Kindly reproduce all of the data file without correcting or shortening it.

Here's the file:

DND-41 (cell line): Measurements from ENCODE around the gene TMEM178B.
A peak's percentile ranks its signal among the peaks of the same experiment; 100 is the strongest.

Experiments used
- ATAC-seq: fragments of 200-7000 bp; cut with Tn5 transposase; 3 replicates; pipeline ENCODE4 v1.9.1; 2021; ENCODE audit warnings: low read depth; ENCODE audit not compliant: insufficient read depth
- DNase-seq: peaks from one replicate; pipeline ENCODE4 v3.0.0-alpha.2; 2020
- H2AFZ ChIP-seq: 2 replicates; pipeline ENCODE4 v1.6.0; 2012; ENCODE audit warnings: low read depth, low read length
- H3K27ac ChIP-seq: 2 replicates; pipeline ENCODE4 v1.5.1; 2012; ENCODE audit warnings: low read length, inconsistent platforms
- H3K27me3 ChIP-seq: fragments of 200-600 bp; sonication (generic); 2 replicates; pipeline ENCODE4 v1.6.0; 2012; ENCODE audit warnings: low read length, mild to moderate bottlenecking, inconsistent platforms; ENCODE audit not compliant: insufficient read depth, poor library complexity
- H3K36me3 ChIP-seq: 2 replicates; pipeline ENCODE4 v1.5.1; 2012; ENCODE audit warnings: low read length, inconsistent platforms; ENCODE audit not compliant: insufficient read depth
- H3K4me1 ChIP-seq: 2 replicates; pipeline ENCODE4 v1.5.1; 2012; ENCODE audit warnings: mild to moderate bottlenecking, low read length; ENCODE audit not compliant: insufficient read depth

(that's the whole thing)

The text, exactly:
DND-41 (cell line): Measurements from ENCODE around the gene TMEM178B.
A peak's percentile ranks its signal among the peaks of the same experiment; 100 is the strongest.

Experiments used
- ATAC-seq: fragments of 200-7000 bp; cut with Tn5 transposase; 3 replicates; pipeline ENCODE4 v1.9.1; 2021; ENCODE audit warnings: low read depth; ENCODE audit not compliant: insufficient read depth
- DNase-seq: peaks from one replicate; pipeline ENCODE4 v3.0.0-alpha.2; 2020
- H2AFZ ChIP-seq: 2 replicates; pipeline ENCODE4 v1.6.0; 2012; ENCODE audit warnings: low read depth, low read length
- H3K27ac ChIP-seq: 2 replicates; pipeline ENCODE4 v1.5.1; 2012; ENCODE audit warnings: low read length, inconsistent platforms
- H3K27me3 ChIP-seq: fragments of 200-600 bp; sonication (generic); 2 replicates; pipeline ENCODE4 v1.6.0; 2012; ENCODE audit warnings: low read length, mild to moderate bottlenecking, inconsistent platforms; ENCODE audit not compliant: insufficient read depth, poor library complexity
- H3K36me3 ChIP-seq: 2 replicates; pipeline ENCODE4 v1.5.1; 2012; ENCODE audit warnings: low read length, inconsistent platforms; ENCODE audit not compliant: insufficient read depth
- H3K4me1 ChIP-seq: 2 replicates; pipeline ENCODE4 v1.5.1; 2012; ENCODE audit warnings: mild to moderate bottlenecking, low read length; ENCODE audit not compliant: insufficient read depth